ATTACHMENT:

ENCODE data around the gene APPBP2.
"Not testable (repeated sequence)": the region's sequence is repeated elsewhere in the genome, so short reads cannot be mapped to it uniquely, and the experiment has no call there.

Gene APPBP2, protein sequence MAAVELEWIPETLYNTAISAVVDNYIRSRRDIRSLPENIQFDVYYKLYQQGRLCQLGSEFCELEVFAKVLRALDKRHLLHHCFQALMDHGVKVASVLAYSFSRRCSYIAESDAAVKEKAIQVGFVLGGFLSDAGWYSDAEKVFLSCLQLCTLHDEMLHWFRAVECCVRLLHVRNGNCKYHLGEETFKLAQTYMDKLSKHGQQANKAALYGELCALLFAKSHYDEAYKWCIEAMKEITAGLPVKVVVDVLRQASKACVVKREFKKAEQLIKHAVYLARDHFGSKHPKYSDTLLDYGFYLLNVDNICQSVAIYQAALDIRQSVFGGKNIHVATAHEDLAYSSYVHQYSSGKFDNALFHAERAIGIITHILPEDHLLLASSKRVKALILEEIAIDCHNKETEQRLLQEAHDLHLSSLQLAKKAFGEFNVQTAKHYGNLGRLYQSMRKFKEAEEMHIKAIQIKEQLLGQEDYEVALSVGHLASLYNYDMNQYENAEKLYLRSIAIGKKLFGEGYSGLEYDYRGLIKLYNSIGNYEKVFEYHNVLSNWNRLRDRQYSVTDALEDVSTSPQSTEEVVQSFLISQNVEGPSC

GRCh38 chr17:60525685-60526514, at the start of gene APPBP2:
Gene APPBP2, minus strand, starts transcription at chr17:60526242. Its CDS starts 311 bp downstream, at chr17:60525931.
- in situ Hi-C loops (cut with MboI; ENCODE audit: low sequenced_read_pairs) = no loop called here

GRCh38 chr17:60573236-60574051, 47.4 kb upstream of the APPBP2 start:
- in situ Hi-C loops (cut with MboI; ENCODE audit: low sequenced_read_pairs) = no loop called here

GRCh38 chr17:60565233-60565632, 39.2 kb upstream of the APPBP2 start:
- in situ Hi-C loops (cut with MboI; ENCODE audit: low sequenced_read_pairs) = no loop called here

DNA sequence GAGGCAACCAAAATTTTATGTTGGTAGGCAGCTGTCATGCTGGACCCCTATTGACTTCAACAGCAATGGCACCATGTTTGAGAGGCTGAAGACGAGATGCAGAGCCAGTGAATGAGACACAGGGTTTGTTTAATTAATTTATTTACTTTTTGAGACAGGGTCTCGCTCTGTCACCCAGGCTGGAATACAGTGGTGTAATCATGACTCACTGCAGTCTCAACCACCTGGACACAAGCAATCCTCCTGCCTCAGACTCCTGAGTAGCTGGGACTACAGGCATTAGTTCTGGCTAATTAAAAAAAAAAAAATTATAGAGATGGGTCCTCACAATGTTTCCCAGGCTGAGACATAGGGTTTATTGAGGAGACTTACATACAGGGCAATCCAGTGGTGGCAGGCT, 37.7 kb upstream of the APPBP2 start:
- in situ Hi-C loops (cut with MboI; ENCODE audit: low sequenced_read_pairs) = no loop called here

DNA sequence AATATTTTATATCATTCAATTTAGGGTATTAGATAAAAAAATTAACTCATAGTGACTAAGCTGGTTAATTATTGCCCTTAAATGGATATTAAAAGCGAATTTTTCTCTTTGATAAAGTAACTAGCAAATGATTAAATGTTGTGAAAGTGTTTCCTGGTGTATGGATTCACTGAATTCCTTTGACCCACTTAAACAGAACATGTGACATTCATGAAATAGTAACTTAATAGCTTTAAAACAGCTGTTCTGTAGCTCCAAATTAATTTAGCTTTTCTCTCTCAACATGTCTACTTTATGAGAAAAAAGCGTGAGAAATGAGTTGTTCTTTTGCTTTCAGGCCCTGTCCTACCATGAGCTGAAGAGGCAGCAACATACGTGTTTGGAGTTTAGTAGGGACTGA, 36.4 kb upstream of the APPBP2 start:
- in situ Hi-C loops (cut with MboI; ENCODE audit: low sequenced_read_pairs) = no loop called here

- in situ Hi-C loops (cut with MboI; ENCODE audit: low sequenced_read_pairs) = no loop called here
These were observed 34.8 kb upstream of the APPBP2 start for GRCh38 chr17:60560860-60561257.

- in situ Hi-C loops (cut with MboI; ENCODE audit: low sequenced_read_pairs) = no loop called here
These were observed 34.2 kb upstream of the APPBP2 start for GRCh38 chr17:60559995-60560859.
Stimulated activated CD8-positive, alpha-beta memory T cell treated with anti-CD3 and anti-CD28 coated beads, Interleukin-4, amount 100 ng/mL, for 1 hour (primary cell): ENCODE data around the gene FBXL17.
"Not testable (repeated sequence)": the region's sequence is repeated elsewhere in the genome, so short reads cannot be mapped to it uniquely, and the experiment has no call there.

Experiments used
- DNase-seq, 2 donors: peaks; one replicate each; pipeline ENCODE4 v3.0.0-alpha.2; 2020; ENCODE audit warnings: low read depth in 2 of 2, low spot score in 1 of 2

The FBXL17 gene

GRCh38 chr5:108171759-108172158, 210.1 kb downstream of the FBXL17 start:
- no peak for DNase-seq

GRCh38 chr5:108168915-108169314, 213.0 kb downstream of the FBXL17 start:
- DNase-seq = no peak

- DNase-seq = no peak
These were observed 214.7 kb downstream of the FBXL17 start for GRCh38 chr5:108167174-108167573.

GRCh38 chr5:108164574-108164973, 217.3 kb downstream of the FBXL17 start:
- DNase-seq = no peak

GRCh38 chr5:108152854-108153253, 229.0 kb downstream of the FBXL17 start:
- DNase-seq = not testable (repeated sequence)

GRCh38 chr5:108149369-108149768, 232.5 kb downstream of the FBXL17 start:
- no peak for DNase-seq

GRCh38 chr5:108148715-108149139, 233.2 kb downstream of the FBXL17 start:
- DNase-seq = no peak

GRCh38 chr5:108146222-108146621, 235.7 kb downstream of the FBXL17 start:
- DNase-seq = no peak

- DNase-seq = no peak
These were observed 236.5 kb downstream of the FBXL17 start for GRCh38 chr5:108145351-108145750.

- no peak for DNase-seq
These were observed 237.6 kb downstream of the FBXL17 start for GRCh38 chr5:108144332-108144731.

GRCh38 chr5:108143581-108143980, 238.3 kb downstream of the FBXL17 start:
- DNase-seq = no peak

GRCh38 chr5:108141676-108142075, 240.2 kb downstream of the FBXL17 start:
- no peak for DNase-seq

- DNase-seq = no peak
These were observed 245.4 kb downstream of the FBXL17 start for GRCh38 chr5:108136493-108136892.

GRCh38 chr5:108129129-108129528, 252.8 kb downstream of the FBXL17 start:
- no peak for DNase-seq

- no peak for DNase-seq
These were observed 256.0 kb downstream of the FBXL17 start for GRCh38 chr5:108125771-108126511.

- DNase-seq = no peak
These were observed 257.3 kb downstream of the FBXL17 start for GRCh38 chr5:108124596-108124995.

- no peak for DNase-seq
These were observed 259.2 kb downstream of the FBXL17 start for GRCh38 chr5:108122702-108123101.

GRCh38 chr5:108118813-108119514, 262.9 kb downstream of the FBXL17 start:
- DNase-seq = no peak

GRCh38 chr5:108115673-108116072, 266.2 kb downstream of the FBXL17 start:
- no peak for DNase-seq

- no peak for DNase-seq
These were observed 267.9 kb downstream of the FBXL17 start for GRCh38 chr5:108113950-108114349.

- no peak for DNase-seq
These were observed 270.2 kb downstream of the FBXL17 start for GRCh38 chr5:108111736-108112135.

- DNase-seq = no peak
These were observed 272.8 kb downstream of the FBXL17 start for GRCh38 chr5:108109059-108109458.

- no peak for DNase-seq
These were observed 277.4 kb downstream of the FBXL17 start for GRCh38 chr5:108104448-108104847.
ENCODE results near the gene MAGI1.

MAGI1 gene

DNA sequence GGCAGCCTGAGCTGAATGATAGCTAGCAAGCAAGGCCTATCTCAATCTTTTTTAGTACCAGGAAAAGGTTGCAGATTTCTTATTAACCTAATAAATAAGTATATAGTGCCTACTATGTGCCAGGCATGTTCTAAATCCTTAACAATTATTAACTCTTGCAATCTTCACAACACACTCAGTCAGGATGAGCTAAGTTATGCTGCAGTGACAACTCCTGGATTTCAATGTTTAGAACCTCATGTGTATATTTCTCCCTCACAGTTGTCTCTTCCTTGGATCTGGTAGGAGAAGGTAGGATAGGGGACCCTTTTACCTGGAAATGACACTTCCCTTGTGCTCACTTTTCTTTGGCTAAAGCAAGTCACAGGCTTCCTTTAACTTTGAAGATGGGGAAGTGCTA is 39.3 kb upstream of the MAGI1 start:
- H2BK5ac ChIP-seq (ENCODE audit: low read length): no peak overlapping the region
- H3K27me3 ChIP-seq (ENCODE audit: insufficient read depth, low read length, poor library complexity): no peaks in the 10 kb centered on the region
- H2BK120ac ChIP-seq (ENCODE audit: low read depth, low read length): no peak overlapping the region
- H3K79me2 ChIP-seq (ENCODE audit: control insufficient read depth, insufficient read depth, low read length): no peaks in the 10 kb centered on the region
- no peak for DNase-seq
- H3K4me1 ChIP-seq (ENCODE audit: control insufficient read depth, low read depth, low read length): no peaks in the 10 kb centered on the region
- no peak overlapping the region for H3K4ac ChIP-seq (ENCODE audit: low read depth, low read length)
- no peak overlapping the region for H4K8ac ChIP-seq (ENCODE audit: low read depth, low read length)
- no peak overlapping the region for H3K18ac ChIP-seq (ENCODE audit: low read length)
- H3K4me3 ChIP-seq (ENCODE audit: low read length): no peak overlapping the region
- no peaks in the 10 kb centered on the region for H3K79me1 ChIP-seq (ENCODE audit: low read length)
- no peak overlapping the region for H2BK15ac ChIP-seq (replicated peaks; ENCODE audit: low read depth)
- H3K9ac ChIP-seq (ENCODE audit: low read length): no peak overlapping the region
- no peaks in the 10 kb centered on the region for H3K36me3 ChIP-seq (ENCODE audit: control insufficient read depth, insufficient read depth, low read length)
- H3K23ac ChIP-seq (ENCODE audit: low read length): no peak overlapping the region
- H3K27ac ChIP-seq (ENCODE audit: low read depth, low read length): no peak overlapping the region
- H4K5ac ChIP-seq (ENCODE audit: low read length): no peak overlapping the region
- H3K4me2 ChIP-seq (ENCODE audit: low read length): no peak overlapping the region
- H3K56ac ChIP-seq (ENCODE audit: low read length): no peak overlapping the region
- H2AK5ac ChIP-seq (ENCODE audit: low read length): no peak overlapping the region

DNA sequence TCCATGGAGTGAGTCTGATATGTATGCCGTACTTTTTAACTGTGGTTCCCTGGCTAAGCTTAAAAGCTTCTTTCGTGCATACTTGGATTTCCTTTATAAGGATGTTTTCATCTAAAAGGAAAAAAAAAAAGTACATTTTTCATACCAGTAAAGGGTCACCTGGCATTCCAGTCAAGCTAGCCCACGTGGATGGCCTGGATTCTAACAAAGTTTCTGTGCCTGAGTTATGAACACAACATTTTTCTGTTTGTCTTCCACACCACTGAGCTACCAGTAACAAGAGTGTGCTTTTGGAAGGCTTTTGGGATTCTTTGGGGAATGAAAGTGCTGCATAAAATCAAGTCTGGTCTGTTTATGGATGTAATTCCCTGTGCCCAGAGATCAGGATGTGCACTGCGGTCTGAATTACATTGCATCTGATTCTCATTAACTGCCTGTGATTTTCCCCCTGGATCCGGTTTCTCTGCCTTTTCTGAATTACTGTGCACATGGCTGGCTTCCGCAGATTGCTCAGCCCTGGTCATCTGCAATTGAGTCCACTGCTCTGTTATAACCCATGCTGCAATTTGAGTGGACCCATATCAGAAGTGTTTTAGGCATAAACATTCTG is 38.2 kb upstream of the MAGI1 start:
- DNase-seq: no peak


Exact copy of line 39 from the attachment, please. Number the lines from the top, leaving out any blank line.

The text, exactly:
- DNase-seq = no peak